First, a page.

Born the only daughter of Field-Marshall Henry Seymour Conway and Lady Caroline Campbell daughter of the 4th Duke of Argyll, Anne Conway spent much of her childhood at Park Place, Remenham near Henley-on-Thames. Her parents being abroad for much of the time, her cousin Horace Walpole assumed some responsibility for her care as guardian. Walpole was very fond of Anne and admitted to his friend Horace Mann: “I love her as my own child.”
Although attracted to the stage early on, she embarked on a career as a sculptor, encouraged by David Hume, her father’s under-secretary during 1767, and with some instruction from the sculptors Giuseppe Cerracchi and John Bacon, as well as taking an anatomy course from William Cruikshank.
She married, on 14 June 1767, the Honorable John Damer, eldest son of Lord Milton, who managed to spend much on gambling and clothes. The marriage floundered after seven years and, having squandered his fortune, Damer terminated his life with a pistol in the Bedford Arms, Covent Garden on 15 August 1776, leaving his widow childless and the proprietor of a wardrobe which fetched no more than £15,000 at auction.
In 1781, Anne travelled to Europe. While in Rome, she rekindled her love of sculpture and spent time studying techniques in France and Italy.
“Mrs Damer, daughter of General Conway, has chosen a walk more difficult and far more uncommon than painting. The annals of statuary record few artists of the fair sex, and not one that I recollect of any celebrity. Mrs Damer’s busts from the life are not inferior to the antique; and theirs, we are sure, were not more like. Her shock-dog, large as life, and only not alive, has a looseness and softness in the curls that seemed impossible to terra cotta; it rivals the marble one of Bernini in the royal collection. As the ancients have left us but five animals of equal merit with their human figures, namely, the Barberini goat – the Mattei eagle – the eagle at Strawberry Hill- and Mr Jennings’s, now Mr Duncombe’s dog – the talent of Mrs Damer must appear in the most distinguished light.” Horace Walpole in 1980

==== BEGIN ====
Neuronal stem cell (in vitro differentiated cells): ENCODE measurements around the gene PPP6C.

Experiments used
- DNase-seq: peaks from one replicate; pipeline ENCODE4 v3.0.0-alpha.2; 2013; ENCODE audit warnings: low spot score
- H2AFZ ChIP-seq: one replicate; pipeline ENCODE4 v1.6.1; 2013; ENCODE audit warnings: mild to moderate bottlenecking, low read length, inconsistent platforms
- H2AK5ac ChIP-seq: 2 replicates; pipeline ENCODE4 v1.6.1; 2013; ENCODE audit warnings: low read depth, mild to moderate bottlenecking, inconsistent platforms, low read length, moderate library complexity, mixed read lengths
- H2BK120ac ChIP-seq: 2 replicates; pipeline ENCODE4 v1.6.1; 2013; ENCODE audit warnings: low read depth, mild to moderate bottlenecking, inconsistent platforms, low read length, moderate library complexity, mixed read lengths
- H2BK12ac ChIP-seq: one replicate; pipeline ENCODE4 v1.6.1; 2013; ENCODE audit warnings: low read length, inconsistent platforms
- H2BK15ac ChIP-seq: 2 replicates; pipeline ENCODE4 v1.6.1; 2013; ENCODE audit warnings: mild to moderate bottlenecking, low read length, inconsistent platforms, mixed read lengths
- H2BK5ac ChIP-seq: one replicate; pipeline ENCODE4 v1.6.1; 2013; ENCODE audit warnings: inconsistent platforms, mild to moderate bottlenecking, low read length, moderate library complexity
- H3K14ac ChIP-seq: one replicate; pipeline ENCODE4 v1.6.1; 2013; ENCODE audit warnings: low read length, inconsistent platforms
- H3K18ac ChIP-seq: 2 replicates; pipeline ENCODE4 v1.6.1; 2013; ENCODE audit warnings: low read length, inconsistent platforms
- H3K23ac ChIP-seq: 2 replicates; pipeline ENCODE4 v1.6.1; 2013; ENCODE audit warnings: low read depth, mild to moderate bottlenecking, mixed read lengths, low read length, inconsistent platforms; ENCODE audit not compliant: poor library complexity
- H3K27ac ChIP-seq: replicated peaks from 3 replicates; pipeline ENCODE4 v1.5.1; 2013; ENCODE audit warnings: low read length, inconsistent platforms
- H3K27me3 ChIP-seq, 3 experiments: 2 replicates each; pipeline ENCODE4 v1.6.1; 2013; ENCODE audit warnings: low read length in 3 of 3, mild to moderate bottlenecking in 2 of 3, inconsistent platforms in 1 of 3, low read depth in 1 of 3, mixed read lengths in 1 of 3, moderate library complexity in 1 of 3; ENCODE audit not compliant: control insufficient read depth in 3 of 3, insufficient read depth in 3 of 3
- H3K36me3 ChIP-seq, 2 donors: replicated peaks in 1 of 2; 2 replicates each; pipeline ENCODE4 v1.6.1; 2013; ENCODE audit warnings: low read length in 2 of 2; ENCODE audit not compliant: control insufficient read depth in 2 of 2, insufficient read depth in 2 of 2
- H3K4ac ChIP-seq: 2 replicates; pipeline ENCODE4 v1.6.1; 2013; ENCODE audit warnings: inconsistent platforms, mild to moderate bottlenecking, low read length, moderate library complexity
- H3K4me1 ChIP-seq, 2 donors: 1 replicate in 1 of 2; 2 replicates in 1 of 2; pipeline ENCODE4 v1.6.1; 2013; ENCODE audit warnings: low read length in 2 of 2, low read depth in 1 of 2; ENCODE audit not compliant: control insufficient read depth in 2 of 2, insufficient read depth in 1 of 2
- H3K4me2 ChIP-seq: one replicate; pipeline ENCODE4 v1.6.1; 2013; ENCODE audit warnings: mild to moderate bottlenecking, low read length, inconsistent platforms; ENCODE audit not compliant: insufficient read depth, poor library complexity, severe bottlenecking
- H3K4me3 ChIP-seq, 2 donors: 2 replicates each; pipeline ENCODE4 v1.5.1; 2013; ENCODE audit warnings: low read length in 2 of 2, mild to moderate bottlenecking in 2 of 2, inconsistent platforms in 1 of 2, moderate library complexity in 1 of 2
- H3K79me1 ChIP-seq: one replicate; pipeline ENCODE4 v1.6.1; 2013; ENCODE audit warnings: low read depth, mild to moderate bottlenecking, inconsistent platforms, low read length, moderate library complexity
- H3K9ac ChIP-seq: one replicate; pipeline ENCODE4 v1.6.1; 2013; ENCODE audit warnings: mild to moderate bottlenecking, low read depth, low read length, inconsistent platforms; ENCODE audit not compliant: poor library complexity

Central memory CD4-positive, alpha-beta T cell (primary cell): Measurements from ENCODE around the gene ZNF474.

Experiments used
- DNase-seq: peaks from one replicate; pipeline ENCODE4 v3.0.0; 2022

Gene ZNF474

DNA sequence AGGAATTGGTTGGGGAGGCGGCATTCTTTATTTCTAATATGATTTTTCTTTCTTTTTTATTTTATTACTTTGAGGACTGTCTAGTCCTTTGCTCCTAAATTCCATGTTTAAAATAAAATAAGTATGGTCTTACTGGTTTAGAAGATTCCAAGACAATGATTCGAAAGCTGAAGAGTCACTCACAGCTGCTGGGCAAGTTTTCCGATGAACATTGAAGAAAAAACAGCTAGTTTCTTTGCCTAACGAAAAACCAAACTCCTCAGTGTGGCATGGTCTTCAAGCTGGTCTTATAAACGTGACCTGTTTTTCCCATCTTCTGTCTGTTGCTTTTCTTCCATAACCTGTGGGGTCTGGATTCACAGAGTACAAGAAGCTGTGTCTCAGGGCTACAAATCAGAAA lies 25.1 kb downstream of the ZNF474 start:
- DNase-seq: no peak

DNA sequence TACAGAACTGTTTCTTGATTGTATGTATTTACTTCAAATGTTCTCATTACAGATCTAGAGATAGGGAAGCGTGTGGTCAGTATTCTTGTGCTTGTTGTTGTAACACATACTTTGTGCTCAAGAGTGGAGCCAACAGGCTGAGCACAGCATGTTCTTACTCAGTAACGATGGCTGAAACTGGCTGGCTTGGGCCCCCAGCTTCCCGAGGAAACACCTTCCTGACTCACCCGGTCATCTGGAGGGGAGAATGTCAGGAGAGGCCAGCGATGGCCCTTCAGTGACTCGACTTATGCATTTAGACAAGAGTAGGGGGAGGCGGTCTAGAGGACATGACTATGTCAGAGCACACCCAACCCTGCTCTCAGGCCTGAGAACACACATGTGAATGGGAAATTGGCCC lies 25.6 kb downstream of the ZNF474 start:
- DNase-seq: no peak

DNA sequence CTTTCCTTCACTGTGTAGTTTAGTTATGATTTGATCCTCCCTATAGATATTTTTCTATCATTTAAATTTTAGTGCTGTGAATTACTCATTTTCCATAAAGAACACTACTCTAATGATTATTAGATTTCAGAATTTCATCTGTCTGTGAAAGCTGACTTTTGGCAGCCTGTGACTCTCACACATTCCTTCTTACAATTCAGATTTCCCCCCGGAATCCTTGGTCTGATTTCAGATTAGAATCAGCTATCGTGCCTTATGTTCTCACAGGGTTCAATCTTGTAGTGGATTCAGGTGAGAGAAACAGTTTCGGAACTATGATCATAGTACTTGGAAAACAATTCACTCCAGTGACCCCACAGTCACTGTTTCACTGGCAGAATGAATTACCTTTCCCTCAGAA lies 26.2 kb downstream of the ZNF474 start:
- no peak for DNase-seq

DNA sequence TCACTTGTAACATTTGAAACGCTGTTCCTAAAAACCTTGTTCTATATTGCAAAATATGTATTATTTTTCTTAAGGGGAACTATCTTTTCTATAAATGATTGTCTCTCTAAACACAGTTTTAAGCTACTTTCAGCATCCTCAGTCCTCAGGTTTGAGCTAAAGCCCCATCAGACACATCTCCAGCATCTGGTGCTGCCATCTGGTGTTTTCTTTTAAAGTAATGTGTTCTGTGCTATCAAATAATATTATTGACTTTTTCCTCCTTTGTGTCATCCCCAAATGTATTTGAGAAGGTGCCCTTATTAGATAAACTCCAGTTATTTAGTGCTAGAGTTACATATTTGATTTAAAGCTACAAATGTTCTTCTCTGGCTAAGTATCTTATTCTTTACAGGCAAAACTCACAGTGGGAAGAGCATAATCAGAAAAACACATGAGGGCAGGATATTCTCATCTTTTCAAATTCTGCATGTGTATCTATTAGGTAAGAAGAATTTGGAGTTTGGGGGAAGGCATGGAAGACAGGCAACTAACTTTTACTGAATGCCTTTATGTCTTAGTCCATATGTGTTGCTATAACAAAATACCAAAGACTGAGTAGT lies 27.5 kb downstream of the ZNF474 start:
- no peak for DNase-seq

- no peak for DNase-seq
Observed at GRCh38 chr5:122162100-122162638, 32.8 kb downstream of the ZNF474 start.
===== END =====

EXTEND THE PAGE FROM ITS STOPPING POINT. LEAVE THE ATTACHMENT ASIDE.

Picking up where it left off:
When Walpole died in 1797, he bequeathed a life tenancy of Strawberry Hill with an annual endowment of £2,000, making her the executrix of his will. She moved in and continued with her other love: theatre, staging and appearing in plays in the house. However, the 47 acre estate was more than she could manage and in 1810 she passed the property to the Countess Waldegrave and returned to London.
Her work reflects the Neoclassicism of the period which helped to gain her many allegorical commissions such as the heads of Isis and Tamesis which still grace the keystones of Henley Bridge today. Her friendships that developed between actresses Sarah Siddons and Elizabeth Farren also earned her some theatrical commissions including reliefs for Boydell Shakespeare Gallery. By 1784 Anne was an honorary exhibitor at the Royal Academy and remained so until 1818.
A noted Bluestocking, Anne’s accomplishments included a romance novel – Belmour, in 1801. Amongst her notable friends Anne counted Georgiana Cavendish, the Duchess of Devonshire, Parliament leader Charles Fox, Elizabeth Lamb, Viscountess Melbourne, Caroline, Princess of Wales, author Mary Barry. During her numerous travels abroad she socialized with Lord Admiral Horatio Nelson and Napoleon.
Anne died a happy old lady in 1828. As requested, she was buried with her sculptor’s tools and apron as well as with the ashes of her favorite dog.
The Three Witches from Macbeth by Daniel Gardner (1775). L->R: Elizabeth Lamb, Viscountess Melbourne; Georgiana Cavendish, Duchess of Devonshire; and Anne Seymour Damer